Imagine that you see a bear while walking through a forest. In response to this threat, your body switches into “fight or flight” mode. To survive, your body releases emergency stress hormones, like adrenaline and cortisol, that cause your heartbeat to quicken, make your eyes dilate and focus your mind on the threat at hand—everything you need to get your body ready to run or to fight back. When activated occasionally, this system bypasses our thinking brain—the prefrontal cortex—and activates the primitive reactions that can get us out of the way of a mortal threat. In situations like this, stress is helpful—it keeps you alive.
The problem comes when our system is overtaxed by repeated, intense or chronic stress. That cascade of chemicals and reactions goes from saving one’s life to damaging one’s health. Children are especially vulnerable to the harmful effects of chronic stress and trauma. For many kids who are repeatedly exposed to Adverse Childhood Experiences, such as violence at home or in the community, or having a parent with mental illness or substance dependence, their “fight or flight” system is activated so often that it stays on. These high levels of emergency hormones can lead to changes in the structure and function of children’s developing brains and bodies. The result is toxic stress.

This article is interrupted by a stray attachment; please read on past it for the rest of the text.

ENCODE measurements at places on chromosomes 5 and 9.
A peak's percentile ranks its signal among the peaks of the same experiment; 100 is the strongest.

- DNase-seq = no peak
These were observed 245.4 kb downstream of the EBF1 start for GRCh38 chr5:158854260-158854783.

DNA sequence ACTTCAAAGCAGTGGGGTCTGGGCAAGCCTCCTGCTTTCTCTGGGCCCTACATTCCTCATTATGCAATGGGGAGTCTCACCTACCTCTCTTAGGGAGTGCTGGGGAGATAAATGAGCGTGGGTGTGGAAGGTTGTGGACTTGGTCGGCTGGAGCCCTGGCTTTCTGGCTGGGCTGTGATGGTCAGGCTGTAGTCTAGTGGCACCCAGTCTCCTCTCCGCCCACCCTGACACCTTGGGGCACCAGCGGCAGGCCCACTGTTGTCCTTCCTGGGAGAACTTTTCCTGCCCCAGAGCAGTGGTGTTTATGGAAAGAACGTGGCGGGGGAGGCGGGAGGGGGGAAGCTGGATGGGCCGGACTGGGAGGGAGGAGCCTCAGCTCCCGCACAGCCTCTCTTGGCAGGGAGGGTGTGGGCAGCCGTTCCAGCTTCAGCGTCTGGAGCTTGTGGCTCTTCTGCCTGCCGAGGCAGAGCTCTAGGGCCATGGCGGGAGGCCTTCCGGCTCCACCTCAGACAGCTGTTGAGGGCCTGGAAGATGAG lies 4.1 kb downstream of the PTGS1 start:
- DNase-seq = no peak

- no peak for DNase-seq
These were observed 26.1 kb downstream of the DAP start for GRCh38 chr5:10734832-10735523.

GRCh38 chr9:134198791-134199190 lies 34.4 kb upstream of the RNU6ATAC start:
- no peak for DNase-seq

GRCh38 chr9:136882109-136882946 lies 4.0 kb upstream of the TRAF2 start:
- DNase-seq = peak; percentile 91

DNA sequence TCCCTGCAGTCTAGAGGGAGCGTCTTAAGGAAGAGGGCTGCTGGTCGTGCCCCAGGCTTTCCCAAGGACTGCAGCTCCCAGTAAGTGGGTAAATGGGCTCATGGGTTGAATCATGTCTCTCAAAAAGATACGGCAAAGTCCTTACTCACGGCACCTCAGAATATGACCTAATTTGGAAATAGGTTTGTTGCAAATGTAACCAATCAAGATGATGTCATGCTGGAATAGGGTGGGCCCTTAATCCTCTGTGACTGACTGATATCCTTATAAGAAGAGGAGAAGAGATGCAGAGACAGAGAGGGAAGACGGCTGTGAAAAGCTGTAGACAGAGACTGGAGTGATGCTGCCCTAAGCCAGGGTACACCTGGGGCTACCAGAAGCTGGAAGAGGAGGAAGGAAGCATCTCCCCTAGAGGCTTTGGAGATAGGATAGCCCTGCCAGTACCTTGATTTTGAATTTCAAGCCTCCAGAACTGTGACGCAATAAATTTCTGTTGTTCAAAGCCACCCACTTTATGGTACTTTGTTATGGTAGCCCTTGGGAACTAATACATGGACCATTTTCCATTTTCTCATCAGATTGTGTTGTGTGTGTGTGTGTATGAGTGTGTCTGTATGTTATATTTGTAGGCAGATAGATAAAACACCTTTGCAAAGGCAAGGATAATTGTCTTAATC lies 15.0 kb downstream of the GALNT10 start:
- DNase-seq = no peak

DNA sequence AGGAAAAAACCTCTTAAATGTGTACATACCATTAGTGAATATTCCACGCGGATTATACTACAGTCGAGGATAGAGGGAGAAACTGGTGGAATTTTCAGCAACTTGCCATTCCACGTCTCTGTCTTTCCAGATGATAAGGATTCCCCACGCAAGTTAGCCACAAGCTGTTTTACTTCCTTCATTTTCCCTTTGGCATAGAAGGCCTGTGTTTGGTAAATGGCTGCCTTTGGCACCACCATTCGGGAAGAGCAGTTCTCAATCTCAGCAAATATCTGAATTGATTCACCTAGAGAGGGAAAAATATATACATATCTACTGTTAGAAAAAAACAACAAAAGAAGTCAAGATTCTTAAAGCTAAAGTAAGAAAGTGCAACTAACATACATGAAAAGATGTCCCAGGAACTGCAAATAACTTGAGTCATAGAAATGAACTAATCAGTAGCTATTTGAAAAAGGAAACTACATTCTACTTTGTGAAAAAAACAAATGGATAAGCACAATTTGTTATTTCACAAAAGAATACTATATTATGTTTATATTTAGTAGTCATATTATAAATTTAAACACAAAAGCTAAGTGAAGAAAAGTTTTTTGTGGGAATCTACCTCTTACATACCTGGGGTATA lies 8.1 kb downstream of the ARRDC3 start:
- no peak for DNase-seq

Without support and protection from adults, children who experience toxic stress are at higher risk for health and social problems, like asthma, diabetes and obesity, as well as learning difficulties. Toxic stress also may make it difficult to sit still in school or to control emotions in challenging situations. If left untreated, toxic stress can lead to increased risk of adult diseases including heart disease and cancer.